Tools and Techniques of Project Management
Techniques in project management range from traditional to innovative ones. Which one to choose for running a project, depends on project specifics, its complexity, teams involved, and other factors. Most of them can be used in various fields, however, there are techniques that are traditionally used in certain areas of activity, or are developed specifically for certain fields. Below, we’ve listed the most popular techniques that are used in project management.
The simplest, traditional technique is sometimes the most appropriate for running projects. It includes preparing a plan of upcoming work, estimating tasks to perform, allocating resources, providing and getting feedback from the team, and monitoring quality and deadlines.
Where to use: this technique is ideal for running projects performed by small teams, when it’s not really necessary to implement a complex process.
This technique is also considered traditional, but it takes the simple classic approach to the new level. As its name suggests, the technique is based on the sequential performance of tasks. The next step starts when the previous one is accomplished. To monitor progress and performed steps, Gantt charts are often used, as they provide a clear visual representation of phases and dependencies.
Where to use: this technique is traditionally used for complex projects where detailed phasing is required and successful delivery depends on rigid work structuring.
Agile Project Management
Agile project management method is a set of principles based on the value-centered approach. It prescribes dividing project work into short sprints, using adaptive planning and continual improvement, and fostering teams’ self-organization and collaboration targeted to producing maximum value. Agile frameworks include such techniques as Scrum, Kanban, DSDM, FDD, etc.
Where to use: Agile is used in software development projects that involve frequent iterations and are performed by small and highly collaborative teams.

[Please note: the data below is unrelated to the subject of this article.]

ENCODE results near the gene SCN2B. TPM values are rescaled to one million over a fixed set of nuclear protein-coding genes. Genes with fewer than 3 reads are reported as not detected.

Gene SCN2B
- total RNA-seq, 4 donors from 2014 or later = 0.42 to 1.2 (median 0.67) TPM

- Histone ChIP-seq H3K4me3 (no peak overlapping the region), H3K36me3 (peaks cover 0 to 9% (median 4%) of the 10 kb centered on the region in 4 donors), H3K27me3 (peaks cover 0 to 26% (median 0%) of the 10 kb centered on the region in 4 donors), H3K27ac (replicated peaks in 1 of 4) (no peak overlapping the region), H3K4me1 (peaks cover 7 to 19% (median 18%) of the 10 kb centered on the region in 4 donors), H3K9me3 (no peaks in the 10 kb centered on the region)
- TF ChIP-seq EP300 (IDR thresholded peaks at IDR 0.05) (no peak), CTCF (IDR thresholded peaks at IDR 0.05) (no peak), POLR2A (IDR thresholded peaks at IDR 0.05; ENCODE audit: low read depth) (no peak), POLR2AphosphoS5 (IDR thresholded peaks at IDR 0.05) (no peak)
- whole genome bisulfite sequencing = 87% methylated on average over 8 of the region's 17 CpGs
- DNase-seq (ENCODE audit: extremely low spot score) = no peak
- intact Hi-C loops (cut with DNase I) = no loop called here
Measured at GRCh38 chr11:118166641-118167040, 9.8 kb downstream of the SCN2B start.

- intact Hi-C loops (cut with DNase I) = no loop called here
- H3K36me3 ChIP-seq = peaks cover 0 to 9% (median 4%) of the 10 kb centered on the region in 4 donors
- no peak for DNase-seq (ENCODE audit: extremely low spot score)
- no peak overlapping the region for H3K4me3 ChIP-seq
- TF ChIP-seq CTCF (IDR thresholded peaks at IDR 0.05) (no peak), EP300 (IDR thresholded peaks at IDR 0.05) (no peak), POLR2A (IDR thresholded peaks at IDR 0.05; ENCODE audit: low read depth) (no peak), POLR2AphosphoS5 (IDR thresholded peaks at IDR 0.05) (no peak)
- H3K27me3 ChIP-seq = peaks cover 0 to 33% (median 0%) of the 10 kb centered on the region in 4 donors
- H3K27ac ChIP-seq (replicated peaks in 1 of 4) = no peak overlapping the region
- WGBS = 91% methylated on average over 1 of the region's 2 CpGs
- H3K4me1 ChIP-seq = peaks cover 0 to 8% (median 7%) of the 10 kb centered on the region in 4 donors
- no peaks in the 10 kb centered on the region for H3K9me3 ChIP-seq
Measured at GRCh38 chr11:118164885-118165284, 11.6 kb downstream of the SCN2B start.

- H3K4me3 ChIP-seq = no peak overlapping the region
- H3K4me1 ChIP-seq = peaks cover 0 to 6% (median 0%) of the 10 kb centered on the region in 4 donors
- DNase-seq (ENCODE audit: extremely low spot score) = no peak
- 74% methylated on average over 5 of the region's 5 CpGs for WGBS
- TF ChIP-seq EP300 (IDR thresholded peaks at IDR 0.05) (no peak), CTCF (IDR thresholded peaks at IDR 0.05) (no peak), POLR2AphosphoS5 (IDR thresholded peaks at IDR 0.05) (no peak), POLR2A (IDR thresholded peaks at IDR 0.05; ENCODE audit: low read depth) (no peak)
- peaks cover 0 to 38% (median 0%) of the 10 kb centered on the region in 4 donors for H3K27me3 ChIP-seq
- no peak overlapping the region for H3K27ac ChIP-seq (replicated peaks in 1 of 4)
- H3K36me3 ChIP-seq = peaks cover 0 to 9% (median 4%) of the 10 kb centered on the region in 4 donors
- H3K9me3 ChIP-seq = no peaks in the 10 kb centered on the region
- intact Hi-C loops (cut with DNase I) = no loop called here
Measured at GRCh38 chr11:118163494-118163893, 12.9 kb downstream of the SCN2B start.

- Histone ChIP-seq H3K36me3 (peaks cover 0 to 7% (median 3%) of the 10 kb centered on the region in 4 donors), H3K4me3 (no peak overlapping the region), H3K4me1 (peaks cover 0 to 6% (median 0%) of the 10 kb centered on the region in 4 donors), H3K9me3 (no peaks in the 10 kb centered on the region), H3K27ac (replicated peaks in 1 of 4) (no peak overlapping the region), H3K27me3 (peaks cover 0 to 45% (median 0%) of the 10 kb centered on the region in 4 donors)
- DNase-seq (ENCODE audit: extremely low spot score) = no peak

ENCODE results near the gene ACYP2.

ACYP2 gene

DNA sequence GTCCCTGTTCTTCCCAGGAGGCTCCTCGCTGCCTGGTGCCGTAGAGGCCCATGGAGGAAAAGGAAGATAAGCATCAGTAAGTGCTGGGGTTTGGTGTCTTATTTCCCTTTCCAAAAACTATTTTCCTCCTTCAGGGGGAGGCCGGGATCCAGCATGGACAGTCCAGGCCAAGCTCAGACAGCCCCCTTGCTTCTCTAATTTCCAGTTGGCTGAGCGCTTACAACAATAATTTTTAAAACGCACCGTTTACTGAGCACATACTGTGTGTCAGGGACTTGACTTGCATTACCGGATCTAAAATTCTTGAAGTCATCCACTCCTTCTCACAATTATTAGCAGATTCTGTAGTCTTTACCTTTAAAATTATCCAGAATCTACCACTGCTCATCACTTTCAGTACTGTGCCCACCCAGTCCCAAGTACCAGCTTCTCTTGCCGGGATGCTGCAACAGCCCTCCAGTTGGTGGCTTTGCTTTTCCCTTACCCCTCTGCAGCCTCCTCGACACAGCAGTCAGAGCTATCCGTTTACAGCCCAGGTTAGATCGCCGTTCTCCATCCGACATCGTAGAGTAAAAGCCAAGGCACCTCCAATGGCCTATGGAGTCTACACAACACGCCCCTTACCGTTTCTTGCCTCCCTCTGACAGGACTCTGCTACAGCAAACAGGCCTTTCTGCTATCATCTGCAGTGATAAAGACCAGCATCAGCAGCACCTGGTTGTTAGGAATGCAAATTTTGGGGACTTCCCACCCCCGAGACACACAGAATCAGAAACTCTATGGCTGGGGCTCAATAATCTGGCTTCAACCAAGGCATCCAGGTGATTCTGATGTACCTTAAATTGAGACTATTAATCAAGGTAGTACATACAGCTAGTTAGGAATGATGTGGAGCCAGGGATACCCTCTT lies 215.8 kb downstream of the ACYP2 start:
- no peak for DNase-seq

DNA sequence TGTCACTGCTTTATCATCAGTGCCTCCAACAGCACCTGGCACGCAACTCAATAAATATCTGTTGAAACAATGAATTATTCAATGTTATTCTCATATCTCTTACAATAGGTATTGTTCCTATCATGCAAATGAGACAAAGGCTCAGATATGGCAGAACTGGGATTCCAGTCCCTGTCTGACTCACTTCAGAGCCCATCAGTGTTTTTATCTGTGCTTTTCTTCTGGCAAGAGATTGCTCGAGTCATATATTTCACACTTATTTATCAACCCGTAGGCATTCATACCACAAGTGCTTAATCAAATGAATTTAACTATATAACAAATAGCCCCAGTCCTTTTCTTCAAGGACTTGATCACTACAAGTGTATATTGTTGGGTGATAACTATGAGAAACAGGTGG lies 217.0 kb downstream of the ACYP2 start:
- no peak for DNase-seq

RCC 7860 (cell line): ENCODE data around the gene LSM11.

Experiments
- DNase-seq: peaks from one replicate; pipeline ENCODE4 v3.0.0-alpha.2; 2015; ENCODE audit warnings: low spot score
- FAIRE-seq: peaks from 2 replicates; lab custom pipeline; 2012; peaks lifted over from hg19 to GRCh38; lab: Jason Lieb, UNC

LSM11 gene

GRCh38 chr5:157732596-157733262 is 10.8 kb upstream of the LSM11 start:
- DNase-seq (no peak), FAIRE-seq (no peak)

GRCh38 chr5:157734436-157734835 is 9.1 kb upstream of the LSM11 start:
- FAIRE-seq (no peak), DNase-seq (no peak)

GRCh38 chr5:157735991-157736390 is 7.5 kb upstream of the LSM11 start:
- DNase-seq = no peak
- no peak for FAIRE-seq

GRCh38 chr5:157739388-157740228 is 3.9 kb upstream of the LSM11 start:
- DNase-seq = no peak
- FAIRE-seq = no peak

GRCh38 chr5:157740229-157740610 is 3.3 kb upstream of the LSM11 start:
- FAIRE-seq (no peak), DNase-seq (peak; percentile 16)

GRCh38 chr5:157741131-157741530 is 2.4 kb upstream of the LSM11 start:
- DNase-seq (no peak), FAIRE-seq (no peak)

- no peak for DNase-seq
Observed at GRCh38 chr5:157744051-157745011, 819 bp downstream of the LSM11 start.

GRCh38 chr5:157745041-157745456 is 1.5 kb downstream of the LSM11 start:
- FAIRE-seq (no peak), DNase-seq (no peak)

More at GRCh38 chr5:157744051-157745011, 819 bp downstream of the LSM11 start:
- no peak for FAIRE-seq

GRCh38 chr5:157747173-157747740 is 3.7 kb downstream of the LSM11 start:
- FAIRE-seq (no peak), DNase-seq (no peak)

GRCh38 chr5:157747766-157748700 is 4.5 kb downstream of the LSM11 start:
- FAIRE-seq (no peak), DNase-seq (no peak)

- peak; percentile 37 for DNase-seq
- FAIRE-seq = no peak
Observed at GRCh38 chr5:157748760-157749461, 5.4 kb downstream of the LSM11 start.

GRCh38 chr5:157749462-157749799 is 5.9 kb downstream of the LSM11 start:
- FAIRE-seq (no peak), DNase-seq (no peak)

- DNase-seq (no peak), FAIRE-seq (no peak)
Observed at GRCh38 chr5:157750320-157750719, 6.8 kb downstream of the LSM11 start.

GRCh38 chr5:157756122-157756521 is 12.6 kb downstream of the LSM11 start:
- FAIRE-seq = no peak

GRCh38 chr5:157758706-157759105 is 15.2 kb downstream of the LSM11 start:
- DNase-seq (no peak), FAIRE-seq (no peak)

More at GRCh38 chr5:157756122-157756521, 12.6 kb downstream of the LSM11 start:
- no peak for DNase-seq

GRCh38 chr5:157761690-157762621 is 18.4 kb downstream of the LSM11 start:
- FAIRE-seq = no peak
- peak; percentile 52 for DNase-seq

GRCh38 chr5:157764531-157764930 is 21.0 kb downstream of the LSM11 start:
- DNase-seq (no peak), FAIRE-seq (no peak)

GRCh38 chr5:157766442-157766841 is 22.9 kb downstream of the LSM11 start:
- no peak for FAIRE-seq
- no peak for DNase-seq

Rational Unified Process
Rational Unified Process (RUP) is a framework designed for software development teams and projects. It prescribes implementing an iterative development process, where feedback from product users is taken into account for planning future development phases.
Where to use: RUP technique is applied in software development projects, where end user satisfaction is the key requirement.
Program Evaluation and Review Technique
Program Evaluation and Review Technique (PERT) is one of widely used approaches in various areas. It involves complex and detailed planning, and visual tracking of work results on PERT charts. Its core part is the analysis of tasks performed within the project. Originally, this technique was developed by the US Navy during the Cold War to increase efficiency of work on new technologies.
Where to use: this technique suits best for large and long-term projects with non-routine tasks and challenging requirements.
Critical Path Technique
Actually, this technique is an algorithm for scheduling and planning project works that is often used in conjunction with the PERT method discussed above. This technique involves detecting the longest path (sequence of tasks) from the beginning to the end of a project, and defining the critical tasks. Critical are tasks that influence the deadlines of the entire project, and require closer attention and thorough control.